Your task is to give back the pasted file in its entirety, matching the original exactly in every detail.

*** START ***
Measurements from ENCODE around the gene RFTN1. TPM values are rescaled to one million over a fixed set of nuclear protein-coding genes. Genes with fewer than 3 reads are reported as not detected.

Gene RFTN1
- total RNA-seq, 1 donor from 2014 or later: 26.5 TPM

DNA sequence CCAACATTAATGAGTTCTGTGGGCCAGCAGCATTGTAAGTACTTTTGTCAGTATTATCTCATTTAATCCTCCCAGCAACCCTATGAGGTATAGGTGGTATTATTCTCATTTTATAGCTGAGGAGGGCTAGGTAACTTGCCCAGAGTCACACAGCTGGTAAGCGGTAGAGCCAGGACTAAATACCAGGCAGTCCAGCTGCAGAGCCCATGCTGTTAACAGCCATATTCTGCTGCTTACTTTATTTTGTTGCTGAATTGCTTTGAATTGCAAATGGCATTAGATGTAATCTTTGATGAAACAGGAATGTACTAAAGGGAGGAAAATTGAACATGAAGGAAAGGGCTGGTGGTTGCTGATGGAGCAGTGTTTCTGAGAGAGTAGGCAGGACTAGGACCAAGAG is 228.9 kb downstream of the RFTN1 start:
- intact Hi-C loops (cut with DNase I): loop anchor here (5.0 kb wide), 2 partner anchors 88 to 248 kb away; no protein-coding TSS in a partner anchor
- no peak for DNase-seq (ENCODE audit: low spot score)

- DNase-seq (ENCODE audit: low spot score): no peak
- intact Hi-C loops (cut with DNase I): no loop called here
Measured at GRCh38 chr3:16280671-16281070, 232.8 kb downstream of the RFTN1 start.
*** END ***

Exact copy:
Measurements from ENCODE around the gene RFTN1. TPM values are rescaled to one million over a fixed set of nuclear protein-coding genes. Genes with fewer than 3 reads are reported as not detected.

Gene RFTN1
- total RNA-seq, 1 donor from 2014 or later: 26.5 TPM

DNA sequence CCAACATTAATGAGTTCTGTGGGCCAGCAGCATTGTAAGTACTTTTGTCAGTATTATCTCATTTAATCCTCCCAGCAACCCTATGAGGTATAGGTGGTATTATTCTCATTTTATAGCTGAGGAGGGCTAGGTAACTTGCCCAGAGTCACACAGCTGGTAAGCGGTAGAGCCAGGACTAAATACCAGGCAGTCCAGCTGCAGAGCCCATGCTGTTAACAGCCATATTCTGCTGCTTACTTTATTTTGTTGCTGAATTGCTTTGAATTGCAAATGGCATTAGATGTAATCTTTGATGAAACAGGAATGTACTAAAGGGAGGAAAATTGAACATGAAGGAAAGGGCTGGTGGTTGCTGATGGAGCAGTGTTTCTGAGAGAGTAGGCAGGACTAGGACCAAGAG is 228.9 kb downstream of the RFTN1 start:
- intact Hi-C loops (cut with DNase I): loop anchor here (5.0 kb wide), 2 partner anchors 88 to 248 kb away; no protein-coding TSS in a partner anchor
- no peak for DNase-seq (ENCODE audit: low spot score)

- DNase-seq (ENCODE audit: low spot score): no peak
- intact Hi-C loops (cut with DNase I): no loop called here
Measured at GRCh38 chr3:16280671-16281070, 232.8 kb downstream of the RFTN1 start.